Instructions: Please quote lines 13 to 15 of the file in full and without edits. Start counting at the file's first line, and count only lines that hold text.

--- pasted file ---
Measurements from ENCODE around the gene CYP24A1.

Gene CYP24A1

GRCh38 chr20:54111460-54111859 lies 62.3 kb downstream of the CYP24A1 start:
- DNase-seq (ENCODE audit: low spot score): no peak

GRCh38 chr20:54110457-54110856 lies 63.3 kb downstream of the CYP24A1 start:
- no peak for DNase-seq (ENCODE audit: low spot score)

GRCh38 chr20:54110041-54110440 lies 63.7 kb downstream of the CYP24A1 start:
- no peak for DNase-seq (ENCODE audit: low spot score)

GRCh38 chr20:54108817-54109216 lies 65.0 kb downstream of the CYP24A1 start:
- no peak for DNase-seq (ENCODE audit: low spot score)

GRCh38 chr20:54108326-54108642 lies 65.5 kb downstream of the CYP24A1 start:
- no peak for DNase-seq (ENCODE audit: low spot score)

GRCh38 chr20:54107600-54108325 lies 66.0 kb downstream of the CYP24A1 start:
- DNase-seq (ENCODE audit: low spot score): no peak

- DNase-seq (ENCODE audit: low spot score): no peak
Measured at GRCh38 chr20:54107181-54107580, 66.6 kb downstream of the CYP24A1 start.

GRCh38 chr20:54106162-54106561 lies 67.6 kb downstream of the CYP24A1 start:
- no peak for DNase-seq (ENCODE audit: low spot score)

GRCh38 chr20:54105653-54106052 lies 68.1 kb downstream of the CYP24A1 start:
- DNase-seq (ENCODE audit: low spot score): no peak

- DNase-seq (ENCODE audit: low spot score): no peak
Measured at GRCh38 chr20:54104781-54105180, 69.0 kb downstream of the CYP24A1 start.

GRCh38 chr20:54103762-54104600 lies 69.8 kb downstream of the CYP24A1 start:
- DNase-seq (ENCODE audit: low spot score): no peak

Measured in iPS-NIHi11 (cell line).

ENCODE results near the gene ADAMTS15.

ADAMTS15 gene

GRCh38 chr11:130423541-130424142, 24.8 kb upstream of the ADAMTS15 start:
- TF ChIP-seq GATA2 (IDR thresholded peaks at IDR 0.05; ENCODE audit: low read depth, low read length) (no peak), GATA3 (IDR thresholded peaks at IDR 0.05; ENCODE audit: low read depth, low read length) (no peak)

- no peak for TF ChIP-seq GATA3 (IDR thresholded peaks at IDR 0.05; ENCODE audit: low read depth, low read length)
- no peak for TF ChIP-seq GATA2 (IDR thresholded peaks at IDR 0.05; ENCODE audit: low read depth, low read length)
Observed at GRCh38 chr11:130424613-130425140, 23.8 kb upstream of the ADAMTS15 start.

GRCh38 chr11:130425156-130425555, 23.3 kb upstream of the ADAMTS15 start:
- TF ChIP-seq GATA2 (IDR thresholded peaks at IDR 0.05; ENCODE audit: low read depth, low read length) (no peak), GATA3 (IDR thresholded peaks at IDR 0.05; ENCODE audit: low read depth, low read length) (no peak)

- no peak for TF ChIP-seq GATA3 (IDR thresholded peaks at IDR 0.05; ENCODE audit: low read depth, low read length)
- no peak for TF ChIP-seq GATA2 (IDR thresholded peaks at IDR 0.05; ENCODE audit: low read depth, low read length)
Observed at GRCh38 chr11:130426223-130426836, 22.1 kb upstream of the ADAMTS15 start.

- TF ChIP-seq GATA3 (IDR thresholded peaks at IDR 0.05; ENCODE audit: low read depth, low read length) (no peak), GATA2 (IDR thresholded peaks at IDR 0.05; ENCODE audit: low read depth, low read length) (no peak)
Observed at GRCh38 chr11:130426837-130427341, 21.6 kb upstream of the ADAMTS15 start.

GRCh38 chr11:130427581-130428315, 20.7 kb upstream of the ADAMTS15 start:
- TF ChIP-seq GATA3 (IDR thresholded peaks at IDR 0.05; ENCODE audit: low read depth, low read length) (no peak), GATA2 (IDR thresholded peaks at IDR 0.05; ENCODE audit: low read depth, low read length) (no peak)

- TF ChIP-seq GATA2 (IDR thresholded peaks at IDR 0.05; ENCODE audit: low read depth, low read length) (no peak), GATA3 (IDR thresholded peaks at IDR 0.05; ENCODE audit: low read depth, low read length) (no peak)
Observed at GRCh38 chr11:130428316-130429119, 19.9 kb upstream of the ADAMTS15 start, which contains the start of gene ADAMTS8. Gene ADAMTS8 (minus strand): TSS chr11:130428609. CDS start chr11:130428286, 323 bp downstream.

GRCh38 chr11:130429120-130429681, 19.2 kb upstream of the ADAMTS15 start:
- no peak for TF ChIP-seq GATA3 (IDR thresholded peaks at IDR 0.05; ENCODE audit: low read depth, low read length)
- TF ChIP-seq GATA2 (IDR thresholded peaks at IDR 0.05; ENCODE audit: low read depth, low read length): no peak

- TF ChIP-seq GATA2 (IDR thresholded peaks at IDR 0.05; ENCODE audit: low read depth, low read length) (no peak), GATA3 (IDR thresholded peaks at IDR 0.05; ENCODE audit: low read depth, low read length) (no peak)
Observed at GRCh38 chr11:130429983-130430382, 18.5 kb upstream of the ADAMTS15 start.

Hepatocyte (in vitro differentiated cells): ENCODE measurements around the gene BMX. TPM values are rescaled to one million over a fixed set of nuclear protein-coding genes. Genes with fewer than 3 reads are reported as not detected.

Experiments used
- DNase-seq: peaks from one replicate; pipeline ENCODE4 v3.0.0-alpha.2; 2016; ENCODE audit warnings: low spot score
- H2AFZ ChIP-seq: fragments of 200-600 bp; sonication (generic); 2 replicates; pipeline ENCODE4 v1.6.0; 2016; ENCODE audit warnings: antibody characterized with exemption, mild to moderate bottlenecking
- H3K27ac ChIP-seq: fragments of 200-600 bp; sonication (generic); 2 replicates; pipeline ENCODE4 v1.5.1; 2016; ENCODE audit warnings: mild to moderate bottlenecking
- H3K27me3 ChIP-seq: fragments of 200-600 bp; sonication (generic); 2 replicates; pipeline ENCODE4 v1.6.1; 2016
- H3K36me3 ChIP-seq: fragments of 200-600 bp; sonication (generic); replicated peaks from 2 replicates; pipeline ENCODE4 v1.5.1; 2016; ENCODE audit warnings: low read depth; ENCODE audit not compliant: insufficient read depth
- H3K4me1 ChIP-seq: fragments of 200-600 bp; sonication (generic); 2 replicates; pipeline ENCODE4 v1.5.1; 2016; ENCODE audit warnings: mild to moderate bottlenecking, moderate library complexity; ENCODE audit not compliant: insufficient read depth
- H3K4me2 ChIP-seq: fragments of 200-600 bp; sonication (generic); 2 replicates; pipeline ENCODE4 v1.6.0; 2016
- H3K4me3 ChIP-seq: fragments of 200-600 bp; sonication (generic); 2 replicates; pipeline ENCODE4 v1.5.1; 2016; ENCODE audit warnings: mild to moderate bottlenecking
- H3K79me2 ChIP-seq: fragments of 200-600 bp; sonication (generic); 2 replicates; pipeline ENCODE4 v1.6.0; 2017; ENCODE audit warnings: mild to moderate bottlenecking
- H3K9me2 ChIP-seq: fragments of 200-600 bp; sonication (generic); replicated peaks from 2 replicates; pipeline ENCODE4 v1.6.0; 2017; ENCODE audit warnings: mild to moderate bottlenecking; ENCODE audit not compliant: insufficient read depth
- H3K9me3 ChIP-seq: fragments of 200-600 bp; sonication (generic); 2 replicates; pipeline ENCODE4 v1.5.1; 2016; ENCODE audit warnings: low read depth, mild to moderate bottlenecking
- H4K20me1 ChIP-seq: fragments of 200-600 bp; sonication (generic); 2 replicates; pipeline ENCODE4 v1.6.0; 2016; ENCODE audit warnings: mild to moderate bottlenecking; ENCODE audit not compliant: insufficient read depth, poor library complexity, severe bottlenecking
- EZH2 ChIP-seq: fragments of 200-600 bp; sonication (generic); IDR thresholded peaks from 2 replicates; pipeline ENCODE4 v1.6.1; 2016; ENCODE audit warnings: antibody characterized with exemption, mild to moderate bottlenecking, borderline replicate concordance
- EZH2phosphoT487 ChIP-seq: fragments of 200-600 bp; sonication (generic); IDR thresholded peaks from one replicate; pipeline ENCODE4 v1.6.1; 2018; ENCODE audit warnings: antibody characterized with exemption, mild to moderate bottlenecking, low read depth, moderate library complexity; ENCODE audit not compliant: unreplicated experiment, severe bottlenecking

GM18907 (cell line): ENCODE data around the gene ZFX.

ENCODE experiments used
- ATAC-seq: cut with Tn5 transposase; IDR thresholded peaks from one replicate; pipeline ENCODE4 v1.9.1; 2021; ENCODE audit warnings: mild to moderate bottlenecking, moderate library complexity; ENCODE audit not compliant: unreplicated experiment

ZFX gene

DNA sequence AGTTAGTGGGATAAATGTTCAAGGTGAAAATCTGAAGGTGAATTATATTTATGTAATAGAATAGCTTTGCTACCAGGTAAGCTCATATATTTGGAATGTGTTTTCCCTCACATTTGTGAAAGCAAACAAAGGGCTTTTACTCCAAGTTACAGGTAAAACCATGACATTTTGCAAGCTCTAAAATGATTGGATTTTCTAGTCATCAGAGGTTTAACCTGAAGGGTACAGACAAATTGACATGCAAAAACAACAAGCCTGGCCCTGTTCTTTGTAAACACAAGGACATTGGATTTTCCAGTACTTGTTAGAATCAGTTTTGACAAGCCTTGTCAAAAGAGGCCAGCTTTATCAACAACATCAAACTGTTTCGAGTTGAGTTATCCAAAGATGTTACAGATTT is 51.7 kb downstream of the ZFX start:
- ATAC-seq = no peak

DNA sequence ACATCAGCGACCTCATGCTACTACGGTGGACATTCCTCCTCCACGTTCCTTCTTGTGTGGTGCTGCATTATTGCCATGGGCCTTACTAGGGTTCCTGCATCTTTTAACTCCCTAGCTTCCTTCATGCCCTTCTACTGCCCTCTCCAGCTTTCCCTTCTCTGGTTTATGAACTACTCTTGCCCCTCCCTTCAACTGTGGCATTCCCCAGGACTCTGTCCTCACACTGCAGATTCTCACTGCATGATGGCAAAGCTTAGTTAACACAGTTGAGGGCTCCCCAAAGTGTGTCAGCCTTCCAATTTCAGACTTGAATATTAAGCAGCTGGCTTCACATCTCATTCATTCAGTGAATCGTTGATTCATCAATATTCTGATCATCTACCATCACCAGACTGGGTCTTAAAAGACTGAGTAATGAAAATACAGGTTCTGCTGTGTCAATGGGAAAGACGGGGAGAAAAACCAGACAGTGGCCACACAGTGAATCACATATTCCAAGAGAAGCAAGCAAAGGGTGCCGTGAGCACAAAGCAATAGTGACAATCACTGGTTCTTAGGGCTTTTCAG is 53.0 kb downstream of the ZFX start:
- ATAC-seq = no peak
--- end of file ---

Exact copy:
GRCh38 chr20:54107600-54108325 lies 66.0 kb downstream of the CYP24A1 start:
- DNase-seq (ENCODE audit: low spot score): no peak

- DNase-seq (ENCODE audit: low spot score): no peak